The IRIS Lab's research mission is to create innovative robot designs, understand the mathematical principles behind their movement and force application, study their interaction with humans, and apply them to improve human life.
We explore novel robot designs, often inspired by nature and using non-traditional materials, and we develop mathematical models to understand how they operate. We also study human-robot physical interaction and control methods to allow humans to safely and intuitively interact with robots. Our research aims to make robots more useful in applications that improve human health, safety, and productivity, such as robotic exploration of environments where humans cannot enter, human-safe robotic manipulation, robot-assisted human training and rehabilitation, and remote telepresence.
Current Research Areas
Soft and Bioinspired Robot Locomotion and Manipulation
Soft robots, i.e., robots made of soft materials, can undergo large changes in shape and adapt mechanically to their environments. Bioinspired robots take inspiration from the capabilities of animals and plants in nature, which often far surpass current robots. We are currently researching design, modeling, and control of soft and bioinspired robots, inspired by the growth of vines, the locomotion of amoebas, and the motion of animals with prehensile tails.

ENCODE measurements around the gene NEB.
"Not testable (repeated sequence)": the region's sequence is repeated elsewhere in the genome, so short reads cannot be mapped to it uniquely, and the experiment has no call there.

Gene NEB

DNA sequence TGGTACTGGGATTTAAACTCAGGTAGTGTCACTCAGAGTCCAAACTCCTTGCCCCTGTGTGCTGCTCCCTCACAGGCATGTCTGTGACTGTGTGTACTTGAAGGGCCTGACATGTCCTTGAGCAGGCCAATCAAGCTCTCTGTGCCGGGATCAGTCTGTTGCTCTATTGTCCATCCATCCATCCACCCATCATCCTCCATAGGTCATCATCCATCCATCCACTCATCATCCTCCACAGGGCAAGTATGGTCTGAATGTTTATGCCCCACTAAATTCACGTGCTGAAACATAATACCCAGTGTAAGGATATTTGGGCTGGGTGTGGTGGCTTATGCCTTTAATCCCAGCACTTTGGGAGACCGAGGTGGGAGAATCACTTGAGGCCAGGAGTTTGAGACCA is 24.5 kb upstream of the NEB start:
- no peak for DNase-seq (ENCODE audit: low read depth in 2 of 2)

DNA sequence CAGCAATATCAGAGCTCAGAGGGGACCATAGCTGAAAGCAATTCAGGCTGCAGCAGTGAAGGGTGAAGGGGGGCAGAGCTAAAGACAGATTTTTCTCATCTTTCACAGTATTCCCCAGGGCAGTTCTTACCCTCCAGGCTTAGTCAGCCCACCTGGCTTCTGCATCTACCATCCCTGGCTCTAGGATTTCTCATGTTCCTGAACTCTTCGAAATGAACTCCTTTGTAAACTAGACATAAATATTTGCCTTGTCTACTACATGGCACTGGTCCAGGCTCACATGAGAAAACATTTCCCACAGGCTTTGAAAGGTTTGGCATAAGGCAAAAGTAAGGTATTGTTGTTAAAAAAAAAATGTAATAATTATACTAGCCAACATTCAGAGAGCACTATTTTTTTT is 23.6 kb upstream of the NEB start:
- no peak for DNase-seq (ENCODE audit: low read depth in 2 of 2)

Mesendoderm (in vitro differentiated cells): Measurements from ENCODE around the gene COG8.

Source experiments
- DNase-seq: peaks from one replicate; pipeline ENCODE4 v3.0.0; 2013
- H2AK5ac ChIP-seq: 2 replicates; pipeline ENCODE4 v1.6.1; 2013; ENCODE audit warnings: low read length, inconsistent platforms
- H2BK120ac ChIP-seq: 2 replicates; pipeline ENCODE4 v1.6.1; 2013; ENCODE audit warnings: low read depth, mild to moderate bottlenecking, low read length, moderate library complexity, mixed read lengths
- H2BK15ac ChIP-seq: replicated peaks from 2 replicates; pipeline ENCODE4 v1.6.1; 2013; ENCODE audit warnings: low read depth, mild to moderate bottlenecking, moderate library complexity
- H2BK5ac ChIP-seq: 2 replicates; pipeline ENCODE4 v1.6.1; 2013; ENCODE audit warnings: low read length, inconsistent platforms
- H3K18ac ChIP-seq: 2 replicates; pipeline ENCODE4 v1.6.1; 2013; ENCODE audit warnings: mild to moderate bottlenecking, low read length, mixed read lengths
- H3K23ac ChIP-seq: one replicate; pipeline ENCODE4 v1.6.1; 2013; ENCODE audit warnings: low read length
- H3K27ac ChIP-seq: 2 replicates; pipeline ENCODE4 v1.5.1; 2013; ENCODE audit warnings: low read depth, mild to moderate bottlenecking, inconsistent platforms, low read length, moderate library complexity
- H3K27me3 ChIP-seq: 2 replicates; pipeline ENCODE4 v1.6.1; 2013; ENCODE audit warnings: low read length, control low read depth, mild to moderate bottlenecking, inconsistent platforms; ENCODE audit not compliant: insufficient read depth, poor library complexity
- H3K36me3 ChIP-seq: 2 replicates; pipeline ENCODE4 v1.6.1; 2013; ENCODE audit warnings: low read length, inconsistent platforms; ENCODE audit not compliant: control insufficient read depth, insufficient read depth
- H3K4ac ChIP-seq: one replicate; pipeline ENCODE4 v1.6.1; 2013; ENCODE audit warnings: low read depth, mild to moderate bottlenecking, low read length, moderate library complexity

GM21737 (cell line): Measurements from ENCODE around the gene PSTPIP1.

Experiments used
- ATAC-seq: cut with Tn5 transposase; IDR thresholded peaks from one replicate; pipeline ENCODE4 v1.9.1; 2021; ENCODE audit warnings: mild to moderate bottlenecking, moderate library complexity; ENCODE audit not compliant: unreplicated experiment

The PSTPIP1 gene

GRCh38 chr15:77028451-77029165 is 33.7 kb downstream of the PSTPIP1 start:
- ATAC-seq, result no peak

Current researchers: Ciera McFarland, Allison Fick, and Eddie Pohl
Shape and Force Sensing for Soft Robots
Soft robots can be considered to have infinite degrees of freedom in their shape and contact conditions with their environment. This makes it challenging to sense their state, as existing sensors are often not designed to bend, stretch, or cover large areas. We are currently researching fiber optic and air pressure sensing to allow for large area coverage and full-state sensing of soft robots, which can be used to improve robot control and enable new behaviors.
Current researchers: Michael Mitchell and Kabir Madan
Soft Wearable Assistive Robots
Robotic devices with the capability to replace lost limbs or to move and apply forces to the human body can assist the physically impaired with activities of daily living and/or rehabilitation. Soft robotics can allow us to innovate in the design of wearable assistive robots, making them capable of new tasks, with inherent physical safety, and at low cost. We are currently researching soft and bioinspired designs, models, and control methods for exosuits, prosthetic limbs, and remote physical therapy robots.
Current researchers: Katalin Schäffer and Bona Park